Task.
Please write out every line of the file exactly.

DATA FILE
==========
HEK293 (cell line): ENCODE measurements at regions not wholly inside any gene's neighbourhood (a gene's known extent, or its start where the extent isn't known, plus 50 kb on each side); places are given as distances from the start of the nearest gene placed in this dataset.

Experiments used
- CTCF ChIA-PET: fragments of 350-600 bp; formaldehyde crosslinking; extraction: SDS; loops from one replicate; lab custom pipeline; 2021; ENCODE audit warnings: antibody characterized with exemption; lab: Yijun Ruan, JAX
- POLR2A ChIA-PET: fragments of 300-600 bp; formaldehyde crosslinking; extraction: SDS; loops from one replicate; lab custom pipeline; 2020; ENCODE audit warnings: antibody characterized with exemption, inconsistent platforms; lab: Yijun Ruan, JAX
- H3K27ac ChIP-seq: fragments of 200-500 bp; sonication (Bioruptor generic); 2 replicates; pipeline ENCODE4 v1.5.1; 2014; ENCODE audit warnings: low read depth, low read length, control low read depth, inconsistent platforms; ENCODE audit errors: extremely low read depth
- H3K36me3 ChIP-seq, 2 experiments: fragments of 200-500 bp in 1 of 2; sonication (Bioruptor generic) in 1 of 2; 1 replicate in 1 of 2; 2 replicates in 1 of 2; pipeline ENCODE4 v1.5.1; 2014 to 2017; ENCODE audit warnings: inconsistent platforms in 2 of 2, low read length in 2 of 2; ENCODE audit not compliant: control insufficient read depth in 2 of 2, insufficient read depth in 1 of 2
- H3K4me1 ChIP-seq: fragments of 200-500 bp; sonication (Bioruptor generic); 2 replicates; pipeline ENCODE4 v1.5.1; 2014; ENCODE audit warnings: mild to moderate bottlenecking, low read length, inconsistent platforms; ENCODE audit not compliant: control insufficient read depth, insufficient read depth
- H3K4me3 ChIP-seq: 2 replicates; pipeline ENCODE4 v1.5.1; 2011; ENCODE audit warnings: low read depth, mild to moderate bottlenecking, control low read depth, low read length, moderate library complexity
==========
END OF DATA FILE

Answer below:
HEK293 (cell line): ENCODE measurements at regions not wholly inside any gene's neighbourhood (a gene's known extent, or its start where the extent isn't known, plus 50 kb on each side); places are given as distances from the start of the nearest gene placed in this dataset.

Experiments used
- CTCF ChIA-PET: fragments of 350-600 bp; formaldehyde crosslinking; extraction: SDS; loops from one replicate; lab custom pipeline; 2021; ENCODE audit warnings: antibody characterized with exemption; lab: Yijun Ruan, JAX
- POLR2A ChIA-PET: fragments of 300-600 bp; formaldehyde crosslinking; extraction: SDS; loops from one replicate; lab custom pipeline; 2020; ENCODE audit warnings: antibody characterized with exemption, inconsistent platforms; lab: Yijun Ruan, JAX
- H3K27ac ChIP-seq: fragments of 200-500 bp; sonication (Bioruptor generic); 2 replicates; pipeline ENCODE4 v1.5.1; 2014; ENCODE audit warnings: low read depth, low read length, control low read depth, inconsistent platforms; ENCODE audit errors: extremely low read depth
- H3K36me3 ChIP-seq, 2 experiments: fragments of 200-500 bp in 1 of 2; sonication (Bioruptor generic) in 1 of 2; 1 replicate in 1 of 2; 2 replicates in 1 of 2; pipeline ENCODE4 v1.5.1; 2014 to 2017; ENCODE audit warnings: inconsistent platforms in 2 of 2, low read length in 2 of 2; ENCODE audit not compliant: control insufficient read depth in 2 of 2, insufficient read depth in 1 of 2
- H3K4me1 ChIP-seq: fragments of 200-500 bp; sonication (Bioruptor generic); 2 replicates; pipeline ENCODE4 v1.5.1; 2014; ENCODE audit warnings: mild to moderate bottlenecking, low read length, inconsistent platforms; ENCODE audit not compliant: control insufficient read depth, insufficient read depth
- H3K4me3 ChIP-seq: 2 replicates; pipeline ENCODE4 v1.5.1; 2011; ENCODE audit warnings: low read depth, mild to moderate bottlenecking, control low read depth, low read length, moderate library complexity